Nine ways to increase your credit score

Improving your credit score is a perfect way to measure personal financial growth. Here are nine ways to make it happen.

1. Pay bills on time
The key factor in credit scoring is your track record for paying your bills on time. Late payments have a negative effect on your credit score, but it won’t be penalized forever. The best thing you can do is to start paying all your bills on or before the due dates. You won’t raise your credit score overnight but paying on time is the most important thing you can do to improve your credit score.

2. Check your credit report
Your credit scores are based on the information in your credit report, so make sure it’s correct. The first step is to get a free credit report and credit score and scrutinize all the entries. Subscribing to a credit monitoring service will alert you to changes in your score and report.

3. Dispute errors on your credit report
If you spot incorrect information in your credit report, check the dispute procedure on the credit bureau’s website to find out how to fix your credit score. Repairing incorrect information can be a lengthy process. Be cautious of suspicious companies that promise to show you how to fix bad credit or how to raise your credit score quickly for a price. 

4. Clean up old collections
If you want to know how to boost your credit score, or even how to improve your credit score in 30 days, contact collection agencies to arrange to pay off your collection accounts. Negotiate with the collection agencies to get the derogatory information removed from your credit report once the debt is repaid.

5. Ask your credit card company to raise your credit limit
One factor that determines your credit score is your utilization. Utilization measures how much of your available credit you’re using. The lower this percentage, the higher the score. You can get a higher credit limit by simply calling your  credit card  company and asking for a limit raise. Just do not to let a higher limit lead to higher spending.

6. Pay down your credit bills
Aim to keep your balance of each of your revolving credit accounts below 30 percent of their respective credit limits. Paying down a high-balance credit card can lower your utilization by further opening that gap between your available credit and the amount you owe. Along with contributing to a higher score, paying down card debt also reduces the amount of interest you’re paying.

7. Don’t apply for new credit cards
Many applications for new credit generate an inquiry on your credit report. Inquiries are how potential lenders know you’ve been applying for loans or credit, and that attempt to get a credit card can stay on your report for up to two years. Only 10 percent of your FICO score is based on recent inquiries, and the score only considers inquiries from the past 12 months. But multiple inquiries for credit cards can indicate a high-risk borrower. Car and mortgage loans are less problematic because credit scoring models treat multiple inquiries made within a short period of time as a single inquiry.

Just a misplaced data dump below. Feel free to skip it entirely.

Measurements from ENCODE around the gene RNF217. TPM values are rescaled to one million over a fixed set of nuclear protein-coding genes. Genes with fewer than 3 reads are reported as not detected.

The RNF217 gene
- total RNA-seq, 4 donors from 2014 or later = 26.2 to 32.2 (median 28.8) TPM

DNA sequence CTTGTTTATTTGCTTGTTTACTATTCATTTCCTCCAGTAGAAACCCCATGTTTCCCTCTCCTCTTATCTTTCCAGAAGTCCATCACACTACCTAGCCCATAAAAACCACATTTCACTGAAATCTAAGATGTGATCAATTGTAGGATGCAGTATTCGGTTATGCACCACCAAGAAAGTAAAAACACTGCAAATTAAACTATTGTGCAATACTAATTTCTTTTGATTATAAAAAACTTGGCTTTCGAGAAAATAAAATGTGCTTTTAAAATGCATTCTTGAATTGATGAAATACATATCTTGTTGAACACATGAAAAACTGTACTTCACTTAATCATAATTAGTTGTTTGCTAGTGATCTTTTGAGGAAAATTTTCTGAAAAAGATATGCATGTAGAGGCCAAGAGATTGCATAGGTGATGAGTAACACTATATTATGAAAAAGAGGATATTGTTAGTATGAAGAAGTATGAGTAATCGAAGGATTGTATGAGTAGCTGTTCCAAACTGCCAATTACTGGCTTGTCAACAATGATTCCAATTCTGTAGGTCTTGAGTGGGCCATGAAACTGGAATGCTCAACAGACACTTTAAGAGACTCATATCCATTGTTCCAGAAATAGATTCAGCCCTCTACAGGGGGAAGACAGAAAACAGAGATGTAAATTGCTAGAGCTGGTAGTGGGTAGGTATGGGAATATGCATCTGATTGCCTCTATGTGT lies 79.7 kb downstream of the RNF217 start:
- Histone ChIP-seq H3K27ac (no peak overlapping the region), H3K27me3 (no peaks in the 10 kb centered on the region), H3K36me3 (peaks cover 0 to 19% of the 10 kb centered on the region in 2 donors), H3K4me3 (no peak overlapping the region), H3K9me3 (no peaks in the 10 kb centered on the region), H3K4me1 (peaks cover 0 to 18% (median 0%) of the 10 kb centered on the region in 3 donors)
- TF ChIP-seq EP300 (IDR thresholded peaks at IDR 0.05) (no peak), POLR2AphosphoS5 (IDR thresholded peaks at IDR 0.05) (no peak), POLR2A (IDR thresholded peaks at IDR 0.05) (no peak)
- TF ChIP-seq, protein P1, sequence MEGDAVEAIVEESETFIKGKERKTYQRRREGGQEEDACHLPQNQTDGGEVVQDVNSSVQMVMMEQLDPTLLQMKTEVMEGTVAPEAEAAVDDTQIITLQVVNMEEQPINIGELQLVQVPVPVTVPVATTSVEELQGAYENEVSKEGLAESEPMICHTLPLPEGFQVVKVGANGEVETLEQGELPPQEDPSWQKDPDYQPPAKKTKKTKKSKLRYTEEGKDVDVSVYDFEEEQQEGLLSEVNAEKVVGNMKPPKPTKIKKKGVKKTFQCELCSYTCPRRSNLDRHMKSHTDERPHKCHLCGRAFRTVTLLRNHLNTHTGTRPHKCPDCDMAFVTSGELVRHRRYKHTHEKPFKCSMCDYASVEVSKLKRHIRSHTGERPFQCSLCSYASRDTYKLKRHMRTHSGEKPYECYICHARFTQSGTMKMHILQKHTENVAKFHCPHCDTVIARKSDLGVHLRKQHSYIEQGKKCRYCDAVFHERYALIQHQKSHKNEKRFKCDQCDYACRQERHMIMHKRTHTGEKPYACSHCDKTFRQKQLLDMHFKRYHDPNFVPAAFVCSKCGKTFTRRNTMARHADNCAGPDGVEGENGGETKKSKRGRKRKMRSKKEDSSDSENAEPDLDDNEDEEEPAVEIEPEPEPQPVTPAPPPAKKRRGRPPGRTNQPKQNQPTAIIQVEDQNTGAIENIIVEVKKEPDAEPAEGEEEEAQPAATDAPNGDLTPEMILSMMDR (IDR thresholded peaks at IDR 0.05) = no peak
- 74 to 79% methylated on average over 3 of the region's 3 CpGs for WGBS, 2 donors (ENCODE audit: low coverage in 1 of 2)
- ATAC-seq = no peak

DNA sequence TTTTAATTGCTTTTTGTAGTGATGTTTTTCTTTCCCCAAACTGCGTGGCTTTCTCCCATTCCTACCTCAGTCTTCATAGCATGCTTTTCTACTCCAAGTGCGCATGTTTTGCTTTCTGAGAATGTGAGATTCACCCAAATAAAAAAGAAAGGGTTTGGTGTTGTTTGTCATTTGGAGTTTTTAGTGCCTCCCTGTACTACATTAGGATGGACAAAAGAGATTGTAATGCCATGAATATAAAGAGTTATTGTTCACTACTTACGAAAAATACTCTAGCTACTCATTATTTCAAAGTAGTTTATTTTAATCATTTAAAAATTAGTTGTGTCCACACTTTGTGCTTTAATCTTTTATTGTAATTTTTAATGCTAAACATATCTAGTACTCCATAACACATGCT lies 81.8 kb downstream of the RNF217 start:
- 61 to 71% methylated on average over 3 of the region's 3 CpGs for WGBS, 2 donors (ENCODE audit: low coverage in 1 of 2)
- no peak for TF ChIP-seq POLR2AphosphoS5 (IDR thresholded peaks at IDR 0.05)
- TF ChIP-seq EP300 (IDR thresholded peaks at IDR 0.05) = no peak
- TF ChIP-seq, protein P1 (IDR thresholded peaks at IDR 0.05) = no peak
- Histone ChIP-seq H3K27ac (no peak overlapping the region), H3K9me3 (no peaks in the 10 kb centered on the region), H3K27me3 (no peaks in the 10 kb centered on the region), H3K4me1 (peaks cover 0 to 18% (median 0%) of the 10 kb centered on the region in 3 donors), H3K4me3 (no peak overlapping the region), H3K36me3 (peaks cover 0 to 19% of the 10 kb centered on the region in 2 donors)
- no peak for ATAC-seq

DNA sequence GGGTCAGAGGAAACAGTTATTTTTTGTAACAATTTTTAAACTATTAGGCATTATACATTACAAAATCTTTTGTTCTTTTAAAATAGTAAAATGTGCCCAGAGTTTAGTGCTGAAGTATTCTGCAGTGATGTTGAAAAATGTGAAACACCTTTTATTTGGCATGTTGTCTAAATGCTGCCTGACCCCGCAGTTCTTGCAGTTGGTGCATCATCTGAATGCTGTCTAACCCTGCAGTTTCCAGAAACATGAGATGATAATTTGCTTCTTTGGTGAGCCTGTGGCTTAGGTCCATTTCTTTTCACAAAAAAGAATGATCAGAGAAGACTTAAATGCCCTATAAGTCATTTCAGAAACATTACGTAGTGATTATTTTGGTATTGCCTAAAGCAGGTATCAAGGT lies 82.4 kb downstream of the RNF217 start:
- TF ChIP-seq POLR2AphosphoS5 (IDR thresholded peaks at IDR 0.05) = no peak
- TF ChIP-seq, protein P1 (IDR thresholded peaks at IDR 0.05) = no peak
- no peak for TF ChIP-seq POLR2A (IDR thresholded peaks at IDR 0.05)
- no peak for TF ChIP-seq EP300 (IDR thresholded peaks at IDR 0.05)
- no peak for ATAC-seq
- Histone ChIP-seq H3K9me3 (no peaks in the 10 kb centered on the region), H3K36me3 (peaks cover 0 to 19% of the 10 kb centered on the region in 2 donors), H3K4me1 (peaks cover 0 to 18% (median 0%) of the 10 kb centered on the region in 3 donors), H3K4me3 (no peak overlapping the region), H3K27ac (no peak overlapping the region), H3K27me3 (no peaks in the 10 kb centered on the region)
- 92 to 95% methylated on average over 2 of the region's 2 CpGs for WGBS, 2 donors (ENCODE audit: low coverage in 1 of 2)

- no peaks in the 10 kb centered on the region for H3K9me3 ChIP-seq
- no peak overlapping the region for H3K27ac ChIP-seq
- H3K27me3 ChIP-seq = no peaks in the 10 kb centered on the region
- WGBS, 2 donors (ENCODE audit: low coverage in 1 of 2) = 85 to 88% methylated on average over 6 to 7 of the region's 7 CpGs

8. Keep existing accounts open
The length of your credit history makes up 15 percent of your credit score. Several factors impact history length, including the age of your oldest account. Older accounts can improve your credit score by increasing the average age of your accounts. If you have old, unused credit cards with no balance, it’s best to leave them open as it can positively contribute to both the length of your credit history and your credit utilization rate. Closing an account increases your credit utilization by narrowing the gap between your total available credit and the amount you owe. Whereas lower utilization helps boost your credit score, high utilization hurts it.

9. Understand your credit scores
It’s a myth that you have only one credit score. There are several scoring models, the most common of which is FICO, and each model can have many different versions. FICO, for example, has separate versions developed specifically for auto lenders, credit card issuers and mortgage lenders. Each of the credit bureaus — Experian, Equifax and TransUnion — has its own versions of FICO. You can get the educational scores for free or purchase the scores lenders use for a fee.

Chi Ishobak  exists to help you manage your financial resources in today’s world. From business consulting and small business loans to consumer loans and financial wellness coaching and workshops, we stand by ready to assist. Call Chi Ishobak today!